Posted by AzBlueMeanie:
I have said before that I believe President Obama is terrible at negotiation. For a Harvard educated attorney, he frequently violates the first rule of negotiation: never negotiate against yourself. His opening bid is frequently where the other side would like to end up at the end, which only encourages the GOP to get greedy and to move the goal line where they want to end up at the end even farther to the right.
But there is a counter-intuitive argument that some have adopted to explain President Obama's negotiation style. They argue that he is Mr. Spock playing 11-dimensional chess, demonstrating that there is literally nothing he could offer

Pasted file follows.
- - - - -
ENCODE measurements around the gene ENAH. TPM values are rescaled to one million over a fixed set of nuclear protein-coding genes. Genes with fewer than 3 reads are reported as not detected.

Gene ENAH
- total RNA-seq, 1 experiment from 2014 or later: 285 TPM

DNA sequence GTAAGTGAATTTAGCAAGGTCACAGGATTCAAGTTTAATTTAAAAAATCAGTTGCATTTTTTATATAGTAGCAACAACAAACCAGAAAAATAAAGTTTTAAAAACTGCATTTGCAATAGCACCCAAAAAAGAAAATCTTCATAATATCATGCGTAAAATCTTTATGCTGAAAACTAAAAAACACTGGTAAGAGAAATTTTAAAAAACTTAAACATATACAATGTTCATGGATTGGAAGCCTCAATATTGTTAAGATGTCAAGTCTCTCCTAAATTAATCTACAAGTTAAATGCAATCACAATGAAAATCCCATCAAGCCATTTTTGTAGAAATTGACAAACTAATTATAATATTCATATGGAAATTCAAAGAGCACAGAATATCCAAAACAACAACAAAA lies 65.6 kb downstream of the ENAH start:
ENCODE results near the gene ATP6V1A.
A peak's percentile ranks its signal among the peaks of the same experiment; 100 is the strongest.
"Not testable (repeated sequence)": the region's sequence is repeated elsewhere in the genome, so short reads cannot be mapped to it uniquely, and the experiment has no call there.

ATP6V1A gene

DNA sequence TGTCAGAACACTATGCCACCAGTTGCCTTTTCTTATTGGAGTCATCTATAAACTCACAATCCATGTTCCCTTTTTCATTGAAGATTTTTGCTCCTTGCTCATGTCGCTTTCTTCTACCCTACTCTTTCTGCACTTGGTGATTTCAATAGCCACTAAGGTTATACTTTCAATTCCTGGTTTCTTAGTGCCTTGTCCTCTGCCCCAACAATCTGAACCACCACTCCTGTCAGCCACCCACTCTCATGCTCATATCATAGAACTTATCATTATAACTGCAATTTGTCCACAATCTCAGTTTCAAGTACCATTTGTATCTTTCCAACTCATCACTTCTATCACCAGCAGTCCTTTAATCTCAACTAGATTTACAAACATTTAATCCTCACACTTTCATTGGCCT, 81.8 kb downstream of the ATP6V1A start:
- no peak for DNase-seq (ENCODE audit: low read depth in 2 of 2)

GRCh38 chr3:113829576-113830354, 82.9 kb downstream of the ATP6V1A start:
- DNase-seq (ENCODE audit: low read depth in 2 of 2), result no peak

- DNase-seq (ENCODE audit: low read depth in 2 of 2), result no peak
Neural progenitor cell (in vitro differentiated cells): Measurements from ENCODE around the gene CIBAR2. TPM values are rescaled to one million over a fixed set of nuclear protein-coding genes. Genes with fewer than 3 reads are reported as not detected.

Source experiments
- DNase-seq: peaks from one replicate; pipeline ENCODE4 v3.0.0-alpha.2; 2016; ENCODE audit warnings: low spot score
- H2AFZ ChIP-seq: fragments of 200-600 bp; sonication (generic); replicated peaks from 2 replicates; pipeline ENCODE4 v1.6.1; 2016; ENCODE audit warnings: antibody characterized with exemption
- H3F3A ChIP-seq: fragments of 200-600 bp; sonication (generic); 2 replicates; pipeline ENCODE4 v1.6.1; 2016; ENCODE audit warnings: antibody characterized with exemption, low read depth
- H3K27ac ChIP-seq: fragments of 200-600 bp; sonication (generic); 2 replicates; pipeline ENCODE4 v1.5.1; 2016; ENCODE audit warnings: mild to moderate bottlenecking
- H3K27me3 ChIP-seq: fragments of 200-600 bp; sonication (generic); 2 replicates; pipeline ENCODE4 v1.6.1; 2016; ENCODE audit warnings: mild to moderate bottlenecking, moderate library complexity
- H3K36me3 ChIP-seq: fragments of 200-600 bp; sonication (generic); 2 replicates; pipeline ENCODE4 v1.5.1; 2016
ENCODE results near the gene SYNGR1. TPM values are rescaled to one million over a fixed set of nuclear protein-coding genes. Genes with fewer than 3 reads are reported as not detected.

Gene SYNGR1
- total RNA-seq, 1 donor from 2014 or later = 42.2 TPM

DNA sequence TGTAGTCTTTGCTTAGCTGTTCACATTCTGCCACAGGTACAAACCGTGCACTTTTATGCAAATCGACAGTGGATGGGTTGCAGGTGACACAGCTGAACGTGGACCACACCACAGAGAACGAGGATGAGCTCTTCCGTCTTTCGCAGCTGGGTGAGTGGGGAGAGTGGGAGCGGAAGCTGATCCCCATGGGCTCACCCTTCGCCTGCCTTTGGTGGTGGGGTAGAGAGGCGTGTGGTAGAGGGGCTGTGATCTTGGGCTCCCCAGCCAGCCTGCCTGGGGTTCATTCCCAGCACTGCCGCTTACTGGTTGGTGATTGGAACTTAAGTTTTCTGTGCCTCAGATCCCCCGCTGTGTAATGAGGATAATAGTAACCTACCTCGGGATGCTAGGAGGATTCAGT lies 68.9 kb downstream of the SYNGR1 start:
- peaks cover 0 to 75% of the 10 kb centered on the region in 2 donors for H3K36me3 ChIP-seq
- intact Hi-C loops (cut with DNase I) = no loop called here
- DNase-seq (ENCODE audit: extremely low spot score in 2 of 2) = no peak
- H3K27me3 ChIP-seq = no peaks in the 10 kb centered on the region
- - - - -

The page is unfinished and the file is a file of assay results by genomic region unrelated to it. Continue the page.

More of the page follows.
Republicans — even things they themselves have said they want — to
induce them to compromise. Even if this were true, I am left to ask "to what end?"
This tactic will not get the president the "grand bargain" he claims to desire. All the while it undermines the legitimacy of Democratic Party principles by playing this game on a field determined by the GOP — Mr. President, please stop using the GOP message framing and giving legitimacy to their arguments, which have no legitimacy in the real world of economics. Faith based supply-side "tricke down" GOP austerity economics is an unmitigated disaster, and has been entirely disproved and discredited. Allowing this to continue is no "bargain," it is insanity.
Yet that is where we find ourselves today. Greg Sargent writes, Why Obama wants a Grand Bargain: